Uwe E. Reinhardt
is the James Madison Professor of Political Economy at Princeton University and a member of the boards of directors of Amerigroup
I recently interviewed Reinhardt to get his thoughts on health care’s impact on our economy. This is part two of our interview; if you missed it, go back and read part one.
Andy Louis-Charles: What is the biggest idea in health care today?
Uwe E. Reinhardt: The biggest idea is actually an old one: Instead of paying piece-rate (fee-for-service) for health care, which induces providers to package many pieces (services) into the treatment of patients, there should be one payment for all of the services required, according to good clinical science, in the treatment of given illnesses. Although it is probably not politically correct to say anything good about government in this country, I will tell only Motley Fool, Inc., that the federal government actually has led in this regard. In the 1970s, it experimented with case rate payments for Medicare patients receiving hospital care. These payments are now known as DRGs, after Diagnosis-related Groupings. But the idea should be broadened to far more treatments in and out of the hospital.
Louis-Charles: What should citizens know about their U.S. health care system?
Reinhardt: Citizens should know that, on average, the health care they receive in this country is as good as that received by citizens elsewhere in the industrialized world, and at its best it is arguably the best care in the world. On the other hand, the way we pay for our health care -- ... how we structure health insurance -- is probably the worst. If anyone in health reform debates abroad suggests that a particular proposed reform will make their system like the U.S. system, that always is the kiss of death of such a proposal.
Louis-Charles: Have the large, for-profit health care benefits companies like UnitedHealth Group
Reinhardt: So far they have covered roughly two thirds of the American population and accounted for about one third of total health spending. Whether they have done this better than a public program could have can be debated. I do not view them as particularly innovative -- not as innovative as, say, is Medicare. But overall they have served the American people to the latter's satisfaction. At the same time, the complexity (the operative word might be chaos) they seem to love has driven up substantially the administrative burden on the U.S. health system, and it has also stood in the way of the smart, systemwide adoption of health information technology. Other countries seem ahead of us in terms of implementation, even though Americans invent much of the hardware and software used for that purpose.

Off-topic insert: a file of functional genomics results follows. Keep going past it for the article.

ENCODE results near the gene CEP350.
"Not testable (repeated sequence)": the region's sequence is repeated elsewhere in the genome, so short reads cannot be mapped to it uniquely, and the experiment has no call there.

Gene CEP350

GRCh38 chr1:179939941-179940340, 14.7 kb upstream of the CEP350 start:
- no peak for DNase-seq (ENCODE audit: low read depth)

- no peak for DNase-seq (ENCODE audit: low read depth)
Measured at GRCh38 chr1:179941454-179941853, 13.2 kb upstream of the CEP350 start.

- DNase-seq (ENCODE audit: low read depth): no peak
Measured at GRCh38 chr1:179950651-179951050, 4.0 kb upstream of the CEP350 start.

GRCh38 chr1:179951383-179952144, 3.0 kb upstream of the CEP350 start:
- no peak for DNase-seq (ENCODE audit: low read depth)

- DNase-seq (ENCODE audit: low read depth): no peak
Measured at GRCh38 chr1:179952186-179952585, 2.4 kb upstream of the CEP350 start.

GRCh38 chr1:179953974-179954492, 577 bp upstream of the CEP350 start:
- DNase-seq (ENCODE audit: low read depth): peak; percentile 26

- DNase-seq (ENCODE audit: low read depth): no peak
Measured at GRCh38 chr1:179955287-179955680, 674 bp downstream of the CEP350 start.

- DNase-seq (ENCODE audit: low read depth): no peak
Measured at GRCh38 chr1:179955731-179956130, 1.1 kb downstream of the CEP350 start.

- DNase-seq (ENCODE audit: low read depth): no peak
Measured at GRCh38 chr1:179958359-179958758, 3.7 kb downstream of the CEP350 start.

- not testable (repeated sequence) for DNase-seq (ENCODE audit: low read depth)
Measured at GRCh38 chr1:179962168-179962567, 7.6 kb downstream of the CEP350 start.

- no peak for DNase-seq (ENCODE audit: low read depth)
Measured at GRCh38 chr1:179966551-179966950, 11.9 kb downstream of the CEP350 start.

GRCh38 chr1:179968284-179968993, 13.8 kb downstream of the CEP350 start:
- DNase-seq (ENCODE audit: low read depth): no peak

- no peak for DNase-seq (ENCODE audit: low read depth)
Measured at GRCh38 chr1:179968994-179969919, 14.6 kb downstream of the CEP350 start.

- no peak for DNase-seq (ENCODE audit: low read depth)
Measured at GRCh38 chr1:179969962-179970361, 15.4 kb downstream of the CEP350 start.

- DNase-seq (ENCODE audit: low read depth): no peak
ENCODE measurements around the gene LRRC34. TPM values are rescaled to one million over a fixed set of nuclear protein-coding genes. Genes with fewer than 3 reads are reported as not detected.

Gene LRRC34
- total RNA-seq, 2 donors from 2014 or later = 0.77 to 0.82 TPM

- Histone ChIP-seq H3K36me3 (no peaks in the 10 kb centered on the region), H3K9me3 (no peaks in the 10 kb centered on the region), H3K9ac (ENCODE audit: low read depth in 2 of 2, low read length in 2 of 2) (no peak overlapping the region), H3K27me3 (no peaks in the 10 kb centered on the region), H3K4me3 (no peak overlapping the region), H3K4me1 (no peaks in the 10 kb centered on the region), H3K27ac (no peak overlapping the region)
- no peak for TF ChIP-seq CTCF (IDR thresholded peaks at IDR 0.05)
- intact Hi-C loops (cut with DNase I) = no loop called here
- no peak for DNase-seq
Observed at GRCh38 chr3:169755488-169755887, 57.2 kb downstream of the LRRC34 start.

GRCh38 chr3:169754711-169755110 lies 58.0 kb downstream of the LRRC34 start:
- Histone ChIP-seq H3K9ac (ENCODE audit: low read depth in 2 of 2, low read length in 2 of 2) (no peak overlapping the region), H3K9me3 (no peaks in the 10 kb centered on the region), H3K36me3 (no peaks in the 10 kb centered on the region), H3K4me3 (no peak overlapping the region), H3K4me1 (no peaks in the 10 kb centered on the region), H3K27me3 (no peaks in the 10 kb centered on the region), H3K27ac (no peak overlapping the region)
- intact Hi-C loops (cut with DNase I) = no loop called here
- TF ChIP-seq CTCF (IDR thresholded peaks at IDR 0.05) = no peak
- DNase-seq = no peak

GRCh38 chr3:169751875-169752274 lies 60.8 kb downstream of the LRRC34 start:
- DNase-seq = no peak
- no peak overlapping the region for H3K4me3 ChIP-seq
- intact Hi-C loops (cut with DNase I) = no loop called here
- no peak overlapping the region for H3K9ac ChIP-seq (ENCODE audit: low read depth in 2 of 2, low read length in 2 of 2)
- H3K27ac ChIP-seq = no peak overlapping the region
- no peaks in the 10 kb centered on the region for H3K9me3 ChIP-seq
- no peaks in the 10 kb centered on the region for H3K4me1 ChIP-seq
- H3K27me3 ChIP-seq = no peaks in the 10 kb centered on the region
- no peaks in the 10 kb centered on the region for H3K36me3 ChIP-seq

Louis-Charles: Are retail in-store clinics a good trend in health care (i.e., CVS Caremark's
Reinhardt: I think these clinics are a useful innovation. They are convenient, probably offer better hours, and they also provide badly needed competition for a health system that has always found it hard to provide 24/7 coverage at affordable prices. One should expect traditional providers -- mainly doctors -- to harrumph over "poor quality," but I would argue the opposite. Large companies have a reputation to protect. Like McDonald's, they cannot afford to offer shoddy care.
Louis-Charles: Your thoughts on a single-payer system? Should health care be treated any different than police, fire, or postal services?
Reinhardt: Many countries with single-payer systems (Canada, Taiwan, etc.) ask that question. Those countries do view health care like fire protection and elementary and secondary education, and they structure their health system accordingly. We are rather an exception, viewing health care as basically a private-consumption good, but we don't quite believe that either -- hence the coexistence of unbridled kindness and unbridled callousness in our health system. We do not have our head straight on this issue. Other countries have.